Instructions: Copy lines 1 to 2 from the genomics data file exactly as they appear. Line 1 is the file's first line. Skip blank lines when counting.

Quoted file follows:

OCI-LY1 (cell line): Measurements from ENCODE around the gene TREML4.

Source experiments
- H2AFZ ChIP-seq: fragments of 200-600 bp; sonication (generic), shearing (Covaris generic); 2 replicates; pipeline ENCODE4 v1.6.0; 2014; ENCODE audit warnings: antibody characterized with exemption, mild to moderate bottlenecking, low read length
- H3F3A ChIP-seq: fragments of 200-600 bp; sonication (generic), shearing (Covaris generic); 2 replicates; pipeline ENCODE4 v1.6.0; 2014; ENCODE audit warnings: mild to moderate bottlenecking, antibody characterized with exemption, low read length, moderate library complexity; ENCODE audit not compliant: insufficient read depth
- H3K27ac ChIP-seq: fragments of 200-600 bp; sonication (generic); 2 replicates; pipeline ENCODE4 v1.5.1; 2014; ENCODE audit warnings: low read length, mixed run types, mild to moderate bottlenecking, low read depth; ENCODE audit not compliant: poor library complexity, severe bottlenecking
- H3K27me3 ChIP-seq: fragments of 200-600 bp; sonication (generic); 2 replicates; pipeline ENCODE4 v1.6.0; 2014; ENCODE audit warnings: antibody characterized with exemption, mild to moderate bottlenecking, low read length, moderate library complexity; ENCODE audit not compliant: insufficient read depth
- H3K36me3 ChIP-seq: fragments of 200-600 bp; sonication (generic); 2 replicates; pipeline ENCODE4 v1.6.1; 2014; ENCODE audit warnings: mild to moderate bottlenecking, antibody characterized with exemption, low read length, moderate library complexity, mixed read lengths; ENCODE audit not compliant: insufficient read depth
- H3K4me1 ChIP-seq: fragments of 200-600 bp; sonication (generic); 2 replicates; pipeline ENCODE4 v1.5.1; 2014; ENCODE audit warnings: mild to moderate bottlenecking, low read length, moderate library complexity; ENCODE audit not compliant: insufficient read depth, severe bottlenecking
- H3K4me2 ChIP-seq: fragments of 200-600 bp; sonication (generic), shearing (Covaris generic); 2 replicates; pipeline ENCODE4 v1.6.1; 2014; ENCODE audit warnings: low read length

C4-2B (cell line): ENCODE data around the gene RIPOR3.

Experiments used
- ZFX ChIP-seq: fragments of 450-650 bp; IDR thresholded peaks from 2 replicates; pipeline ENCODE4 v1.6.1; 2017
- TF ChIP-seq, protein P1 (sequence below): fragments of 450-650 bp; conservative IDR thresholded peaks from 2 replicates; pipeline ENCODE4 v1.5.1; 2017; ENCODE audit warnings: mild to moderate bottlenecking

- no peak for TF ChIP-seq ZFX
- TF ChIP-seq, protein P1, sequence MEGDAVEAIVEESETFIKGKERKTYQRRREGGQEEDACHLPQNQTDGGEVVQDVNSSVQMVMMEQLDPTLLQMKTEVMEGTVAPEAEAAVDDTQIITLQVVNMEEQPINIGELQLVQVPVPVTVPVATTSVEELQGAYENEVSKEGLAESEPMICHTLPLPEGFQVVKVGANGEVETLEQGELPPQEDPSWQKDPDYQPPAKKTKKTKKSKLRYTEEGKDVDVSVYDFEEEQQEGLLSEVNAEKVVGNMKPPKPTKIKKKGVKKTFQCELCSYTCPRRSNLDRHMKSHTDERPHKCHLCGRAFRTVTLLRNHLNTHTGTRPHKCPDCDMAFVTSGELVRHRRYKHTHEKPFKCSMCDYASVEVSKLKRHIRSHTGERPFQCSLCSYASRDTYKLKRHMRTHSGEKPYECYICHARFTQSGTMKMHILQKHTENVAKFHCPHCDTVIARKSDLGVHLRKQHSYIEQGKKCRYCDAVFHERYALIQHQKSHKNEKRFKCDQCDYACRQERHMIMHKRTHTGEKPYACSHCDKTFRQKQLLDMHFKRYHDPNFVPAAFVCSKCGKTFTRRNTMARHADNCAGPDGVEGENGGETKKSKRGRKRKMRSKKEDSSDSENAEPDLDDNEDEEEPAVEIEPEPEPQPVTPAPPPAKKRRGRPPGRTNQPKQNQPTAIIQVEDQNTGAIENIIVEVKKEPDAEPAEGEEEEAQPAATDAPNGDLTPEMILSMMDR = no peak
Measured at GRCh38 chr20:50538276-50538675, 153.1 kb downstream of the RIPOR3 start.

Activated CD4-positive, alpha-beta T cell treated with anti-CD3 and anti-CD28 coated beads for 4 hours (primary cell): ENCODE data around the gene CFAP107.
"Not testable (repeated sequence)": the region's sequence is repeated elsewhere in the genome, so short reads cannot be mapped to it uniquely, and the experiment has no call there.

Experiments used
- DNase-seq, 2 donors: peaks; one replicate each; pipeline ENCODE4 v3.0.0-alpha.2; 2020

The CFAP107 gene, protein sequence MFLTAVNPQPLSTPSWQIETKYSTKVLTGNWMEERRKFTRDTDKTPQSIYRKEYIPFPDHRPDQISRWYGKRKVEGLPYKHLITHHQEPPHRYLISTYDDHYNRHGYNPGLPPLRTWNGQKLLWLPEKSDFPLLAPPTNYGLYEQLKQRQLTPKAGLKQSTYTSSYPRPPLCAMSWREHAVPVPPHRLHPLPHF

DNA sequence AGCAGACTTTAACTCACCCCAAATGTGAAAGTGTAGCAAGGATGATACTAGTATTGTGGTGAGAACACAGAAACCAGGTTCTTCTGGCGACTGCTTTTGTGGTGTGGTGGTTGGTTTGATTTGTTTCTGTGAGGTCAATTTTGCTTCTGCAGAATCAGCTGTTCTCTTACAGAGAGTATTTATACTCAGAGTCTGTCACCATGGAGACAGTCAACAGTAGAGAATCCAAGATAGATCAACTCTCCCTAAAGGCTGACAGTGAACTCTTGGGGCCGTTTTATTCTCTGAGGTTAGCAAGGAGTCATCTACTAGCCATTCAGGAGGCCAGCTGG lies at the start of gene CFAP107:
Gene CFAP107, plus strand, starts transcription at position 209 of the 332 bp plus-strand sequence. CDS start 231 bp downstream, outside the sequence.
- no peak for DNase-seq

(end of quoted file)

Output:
OCI-LY1 (cell line): Measurements from ENCODE around the gene TREML4.

Source experiments